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Catalog ID: TZA-CD-7324
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Packaging: Jewel Tray
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Two of Zorn's most influential compositions, one long out of print, now sound better than ever in this newly remastered critical edition, complete with detailed notes, session photos, reminiscences and more. A lot has been written about Zorn's "file card" compositions, of which Godard and Spillane are the first and purest examples. Described as "aural movies," these exciting tributes to the life and work of two of the world's most original and infamous artists feature many of Zorn's most important musical colleagues: Bill Frisell, Fred Frith, Bobby Previte, Anthony Coleman, Christian Marclay, John Lurie, Richard Foreman among others. Essential Zorn from the mid '80s. Also included as a bonus: the rare and delightful Christmas track Blues Noel.
• Show Bio for Fred Frith
"Though the point of reference for many remains the iconic band Henry Cow, which he co-founded in 1968 and which broke up more than 30 years ago, Fred Frith has never really stood still for an instant.
In bands such as Art Bears, Massacre, Skeleton Crew, Keep the Dog, Tense Serenity, the Fred Frith Guitar Quartet, Eye to Ear, and most recently Cosa Brava, he has always held true to his roots in rock and folk music, while exploring influences that range from the literary works of Eduardo Galeano to the art installations of Cornelia Parker.
The release of the seminal Guitar Solos in 1974 enabled him to simultaneously carve out a place for himself in the international improvised music scene, not only as an acclaimed solo performer but in the company of artists as diverse as Han Bennink, Chris Cutler, Jean-Pierre Drouet, Evelyn Glennie, Ikue Mori, Louis Sclavis, Stevie Wishart, Wu Fei, Camel Zekri, John Zorn, and scores of others.
He has also developed a personal compositional language in works written for Arditti Quartet, Asko Ensemble, Bang on a Can All-Stars, Ensemble Modern, Concerto Köln, and ROVA Sax Quartet, for example. Fred has been active as a composer for dance since the early 1980s, working with choreographers Bebe Miller, François Verret, and especially long-time collaborator and friend Amanda Miller, with whom he has created a compelling body of work over the last twenty years.
His film soundtracks (for award-winning films like Thomas Riedelsheimer's Rivers and Tides and Touch the Sound, Peter Mettler's Gambling, Gods, and LSD, and Deborah Kaufman and Alan Snitow's Thirst, to name a few) won him a lifetime achievement award from Prague's "Music on Film, Film on Music" Festival (MOFFOM) in 2007. The following year he received Italy's Demetrio Stratos Prize (previously given to Diamanda Galas and Meredith Monk) for his life's work in experimental music, and in 2010 was awarded an honorary doctorate from the University of Huddersfield in his home county of Yorkshire.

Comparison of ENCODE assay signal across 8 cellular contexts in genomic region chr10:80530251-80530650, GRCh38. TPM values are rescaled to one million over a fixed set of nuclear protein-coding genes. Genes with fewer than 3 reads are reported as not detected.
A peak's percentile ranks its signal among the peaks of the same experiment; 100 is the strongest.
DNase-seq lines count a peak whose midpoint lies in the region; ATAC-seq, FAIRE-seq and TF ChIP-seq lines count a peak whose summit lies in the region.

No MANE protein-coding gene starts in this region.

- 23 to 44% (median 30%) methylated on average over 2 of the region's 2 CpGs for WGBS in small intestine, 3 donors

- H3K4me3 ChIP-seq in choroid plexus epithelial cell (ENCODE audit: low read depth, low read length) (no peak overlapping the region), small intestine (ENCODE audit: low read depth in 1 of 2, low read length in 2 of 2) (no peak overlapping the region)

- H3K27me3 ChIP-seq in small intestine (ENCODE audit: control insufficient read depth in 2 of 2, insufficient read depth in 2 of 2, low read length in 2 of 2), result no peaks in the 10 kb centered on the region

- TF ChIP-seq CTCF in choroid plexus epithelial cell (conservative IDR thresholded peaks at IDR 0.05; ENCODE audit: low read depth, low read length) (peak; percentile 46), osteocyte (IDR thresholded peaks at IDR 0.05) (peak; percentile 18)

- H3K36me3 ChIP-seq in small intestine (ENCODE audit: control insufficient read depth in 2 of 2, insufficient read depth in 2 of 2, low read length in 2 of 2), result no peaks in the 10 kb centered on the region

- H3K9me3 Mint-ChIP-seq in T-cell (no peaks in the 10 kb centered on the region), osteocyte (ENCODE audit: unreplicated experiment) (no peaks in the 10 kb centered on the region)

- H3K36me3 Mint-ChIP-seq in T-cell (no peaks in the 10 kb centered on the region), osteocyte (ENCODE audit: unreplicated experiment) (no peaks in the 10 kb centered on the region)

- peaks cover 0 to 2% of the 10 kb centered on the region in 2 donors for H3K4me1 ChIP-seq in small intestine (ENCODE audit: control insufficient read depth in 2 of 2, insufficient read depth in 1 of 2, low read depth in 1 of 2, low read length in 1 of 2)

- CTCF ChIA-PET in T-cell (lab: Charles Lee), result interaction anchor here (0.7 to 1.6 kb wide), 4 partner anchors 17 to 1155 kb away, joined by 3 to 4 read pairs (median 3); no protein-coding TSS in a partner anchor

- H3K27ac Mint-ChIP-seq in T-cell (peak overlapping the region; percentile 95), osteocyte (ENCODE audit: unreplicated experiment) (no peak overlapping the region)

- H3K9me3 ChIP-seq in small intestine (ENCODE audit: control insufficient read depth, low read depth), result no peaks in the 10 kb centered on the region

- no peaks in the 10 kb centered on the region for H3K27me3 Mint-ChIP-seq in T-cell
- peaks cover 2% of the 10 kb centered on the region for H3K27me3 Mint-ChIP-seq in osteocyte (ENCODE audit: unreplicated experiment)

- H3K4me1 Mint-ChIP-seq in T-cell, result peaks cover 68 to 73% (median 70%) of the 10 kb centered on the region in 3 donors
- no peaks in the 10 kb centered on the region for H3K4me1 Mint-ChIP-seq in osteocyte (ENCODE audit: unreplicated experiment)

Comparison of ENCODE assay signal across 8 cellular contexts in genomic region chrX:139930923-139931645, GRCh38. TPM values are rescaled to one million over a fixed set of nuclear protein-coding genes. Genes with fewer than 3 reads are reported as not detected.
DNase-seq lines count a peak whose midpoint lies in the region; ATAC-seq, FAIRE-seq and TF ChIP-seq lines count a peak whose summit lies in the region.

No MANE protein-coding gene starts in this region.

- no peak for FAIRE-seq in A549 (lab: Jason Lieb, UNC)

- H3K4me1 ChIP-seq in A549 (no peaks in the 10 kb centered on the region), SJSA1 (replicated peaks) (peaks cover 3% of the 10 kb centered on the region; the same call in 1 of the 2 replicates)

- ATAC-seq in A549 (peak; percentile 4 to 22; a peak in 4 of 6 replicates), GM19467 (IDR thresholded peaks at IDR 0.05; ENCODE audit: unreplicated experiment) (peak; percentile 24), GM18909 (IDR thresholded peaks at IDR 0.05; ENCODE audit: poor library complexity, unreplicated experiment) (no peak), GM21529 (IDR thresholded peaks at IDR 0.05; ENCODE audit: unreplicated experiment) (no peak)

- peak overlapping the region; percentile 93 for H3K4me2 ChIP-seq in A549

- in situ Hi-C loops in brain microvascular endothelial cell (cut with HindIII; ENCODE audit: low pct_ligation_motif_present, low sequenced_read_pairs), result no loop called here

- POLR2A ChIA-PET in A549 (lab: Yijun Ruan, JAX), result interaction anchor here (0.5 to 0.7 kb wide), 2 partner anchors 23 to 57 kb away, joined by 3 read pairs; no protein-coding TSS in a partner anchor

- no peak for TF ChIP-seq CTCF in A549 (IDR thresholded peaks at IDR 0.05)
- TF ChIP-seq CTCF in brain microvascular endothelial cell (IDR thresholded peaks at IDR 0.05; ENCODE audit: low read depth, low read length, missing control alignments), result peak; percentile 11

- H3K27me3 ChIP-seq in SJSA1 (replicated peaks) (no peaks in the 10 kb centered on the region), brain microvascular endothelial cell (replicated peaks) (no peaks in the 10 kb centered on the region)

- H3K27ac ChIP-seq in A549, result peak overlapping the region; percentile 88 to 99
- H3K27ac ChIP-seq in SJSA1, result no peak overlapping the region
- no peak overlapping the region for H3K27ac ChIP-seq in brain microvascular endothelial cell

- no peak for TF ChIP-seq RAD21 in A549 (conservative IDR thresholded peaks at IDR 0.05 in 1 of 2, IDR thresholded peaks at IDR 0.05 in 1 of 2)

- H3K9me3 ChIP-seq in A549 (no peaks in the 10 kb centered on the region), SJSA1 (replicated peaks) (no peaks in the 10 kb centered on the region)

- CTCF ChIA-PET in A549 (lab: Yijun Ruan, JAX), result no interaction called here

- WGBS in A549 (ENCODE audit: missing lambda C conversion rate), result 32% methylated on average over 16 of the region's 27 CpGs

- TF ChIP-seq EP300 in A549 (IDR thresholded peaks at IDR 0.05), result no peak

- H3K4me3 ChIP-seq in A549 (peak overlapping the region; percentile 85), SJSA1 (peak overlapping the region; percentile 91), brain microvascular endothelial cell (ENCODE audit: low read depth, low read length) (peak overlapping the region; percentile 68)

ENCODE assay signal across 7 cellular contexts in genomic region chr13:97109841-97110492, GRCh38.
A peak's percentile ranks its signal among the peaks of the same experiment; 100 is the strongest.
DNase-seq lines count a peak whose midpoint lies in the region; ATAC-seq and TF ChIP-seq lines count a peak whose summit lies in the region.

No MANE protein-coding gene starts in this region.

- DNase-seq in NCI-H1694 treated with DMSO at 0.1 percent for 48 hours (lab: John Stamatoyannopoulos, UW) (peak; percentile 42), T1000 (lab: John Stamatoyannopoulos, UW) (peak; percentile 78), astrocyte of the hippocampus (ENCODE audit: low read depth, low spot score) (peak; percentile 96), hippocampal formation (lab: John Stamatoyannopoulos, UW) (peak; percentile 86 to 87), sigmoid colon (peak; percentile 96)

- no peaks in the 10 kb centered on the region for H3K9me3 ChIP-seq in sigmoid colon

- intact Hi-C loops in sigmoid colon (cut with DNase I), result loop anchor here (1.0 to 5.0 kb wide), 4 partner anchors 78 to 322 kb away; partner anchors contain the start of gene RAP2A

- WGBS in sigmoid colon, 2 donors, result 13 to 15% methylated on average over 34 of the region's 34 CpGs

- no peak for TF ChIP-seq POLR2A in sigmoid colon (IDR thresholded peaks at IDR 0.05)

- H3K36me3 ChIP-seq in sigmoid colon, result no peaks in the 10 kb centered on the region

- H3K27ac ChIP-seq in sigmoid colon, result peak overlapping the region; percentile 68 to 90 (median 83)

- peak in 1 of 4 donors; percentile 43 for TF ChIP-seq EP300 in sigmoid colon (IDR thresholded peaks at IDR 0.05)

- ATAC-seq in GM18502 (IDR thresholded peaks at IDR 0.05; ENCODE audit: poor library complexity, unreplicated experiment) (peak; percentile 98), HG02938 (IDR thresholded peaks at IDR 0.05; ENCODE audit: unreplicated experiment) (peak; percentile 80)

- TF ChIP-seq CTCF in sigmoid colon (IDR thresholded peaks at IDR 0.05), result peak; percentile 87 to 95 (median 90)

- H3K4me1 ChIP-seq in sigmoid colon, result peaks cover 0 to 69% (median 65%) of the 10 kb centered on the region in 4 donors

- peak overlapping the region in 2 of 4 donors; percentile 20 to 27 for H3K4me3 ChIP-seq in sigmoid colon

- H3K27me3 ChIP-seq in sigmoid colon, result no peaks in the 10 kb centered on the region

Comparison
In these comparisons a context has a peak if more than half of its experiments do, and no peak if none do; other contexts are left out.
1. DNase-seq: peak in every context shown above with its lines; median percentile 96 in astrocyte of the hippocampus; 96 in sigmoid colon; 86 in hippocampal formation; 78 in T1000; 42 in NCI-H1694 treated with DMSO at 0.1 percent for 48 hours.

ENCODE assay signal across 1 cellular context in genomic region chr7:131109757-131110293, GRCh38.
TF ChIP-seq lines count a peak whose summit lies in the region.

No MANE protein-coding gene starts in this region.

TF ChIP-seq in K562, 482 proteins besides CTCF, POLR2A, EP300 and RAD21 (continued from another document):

Fred currently teaches in the Music Department at Mills College in Oakland, California (renowned for over fifty years as the epicenter of the American experimental tradition), and in the Musik Akademie in Basel, Switzerland."-Fred Frith Website (http://www.fredfrith.com/biography.html)
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• Show Bio for Christian Marclay
"Christian Ernest Marclay (born January 11, 1955) is a visual artist and composer. He holds both American and Swiss nationality.
Marclay's work explores connections between sound, noise, photography, video, and film. A pioneer of using gramophone records and turntables as musical instruments to create sound collages, Marclay is, in the words of critic Thom Jurek, perhaps the "unwitting inventor of turntablism." His own use of turntables and records, beginning in the late 1970s, was developed independently of but roughly parallel to hip hop's use of the instrument.
Christian Marclay was born on January 11, 1955 in San Rafael, Marin County, California, to a Swiss father and an American mother and raised in Geneva, Switzerland. He studied at the Ecole Supérieure d'Art Visuel in Geneva (1975–1977), the Massachusetts College of Art in Boston (1977–1980, Bachelor of Fine Arts) in the Studio for Interrelated Media Program, and the Cooper Union in New York (1978). As a student he was notably interested in Joseph Beuys and the Fluxus movement of the 1960s and 1970s. Long based in Manhattan, Marclay has in recent years divided his time between New York and London.
Citing the influence of John Cage, Yoko Ono and Vito Acconci, Marclay has long explored the rituals around making and collecting music. Drawn to the energy of punk rock, he began creating songs, singing to music on pre-recorded backing tapes. Unable to recruit a drummer for his 1979 performances with guitarist Kurt Henry, Marclay used the regular rhythms of a skipping LP record as a percussion instrument. These duos with Henry might be the first time a musician used records and turntables as interactive, improvising musical instruments.
Marclay sometimes manipulates or damages records to produce continuous loops and skips, and has said he generally prefers inexpensive used records purchased at thrift shops, as opposed to other turntablists who often seek out specific recordings. In 1998 he claimed never to have paid more than US$1 for a record. Marclay has occasionally cut and re-joined different LP records; when played on a turntable, these re-assembled records will combine snippets of different music in quick succession along with clicks or pops from the seams – typical of noise music – and when the original LPs were made of differently-colored vinyl, the reassembled LPs can themselves be considered as works of art.